During his lecture, Nielsen argued for the lesser known model, the mélange model, meaning that the subdued material (mantle, sediments and oceanic crust) is mixed before melting and upwelling, resulting in a different understanding of the subduction and following volcanic processes.

A tale of two slides

During 2017, there were two gravity movements that gathered more attention than others in the Nordic countries. One of them took place in Greenland, while the other, despite hard work and a lot of patience, actually never happened…

The first incident is the June 21st tsunamigenic landslide in the Karrat Fjord in western Greenland. The slide, which happened in the middle of the night, created large waves that devastated a remote settlement (Nuugaatsiaq).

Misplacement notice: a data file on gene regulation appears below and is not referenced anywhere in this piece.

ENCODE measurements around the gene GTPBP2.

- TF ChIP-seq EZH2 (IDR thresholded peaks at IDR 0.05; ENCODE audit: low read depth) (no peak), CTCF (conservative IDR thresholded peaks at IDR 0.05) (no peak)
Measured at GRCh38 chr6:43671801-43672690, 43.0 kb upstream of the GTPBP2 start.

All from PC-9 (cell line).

According to some scientists, the tsunami was one of the tallest in recorded history. It even generated a seismic signal suggesting a magnitude 4.1 earthquake.

Senior scientist Pierpaolo Guarnieri at GEUS presented some geological observations of the landslide.

530x381 GuarnieriPierpaolo Guarnieri. Foto: Ronny Setså

- Luckily, we had surveyed the area in 2015. After the slide, we could go back and observe the differences along the fjord sides, Guarnieri said.

By comparing the photos and digital terrain models from 2015 with the newly acquired ones, the geologists came to the conclusion that the slide had a rock volume of approximately 41 million cubic meters.

- By studying the hillsides with regards to transported boulders and washing of material, we have estimated a tsunami height of up to 75 meters, depending on the slopes of the hillsides along the fjord.

530x482 LandslidePhoto (upper image) and 3D reconstruction (lower image) shows the landslide scar. Source: Gauthier et al., 2017.

The second incident, as previously mentioned, has yet to occur. Since 2014, the stubborn mountain Mannen (Norwegian: The man) in the western part of Norway has been monitored and shows quite a lot of movement, but has yet to fall.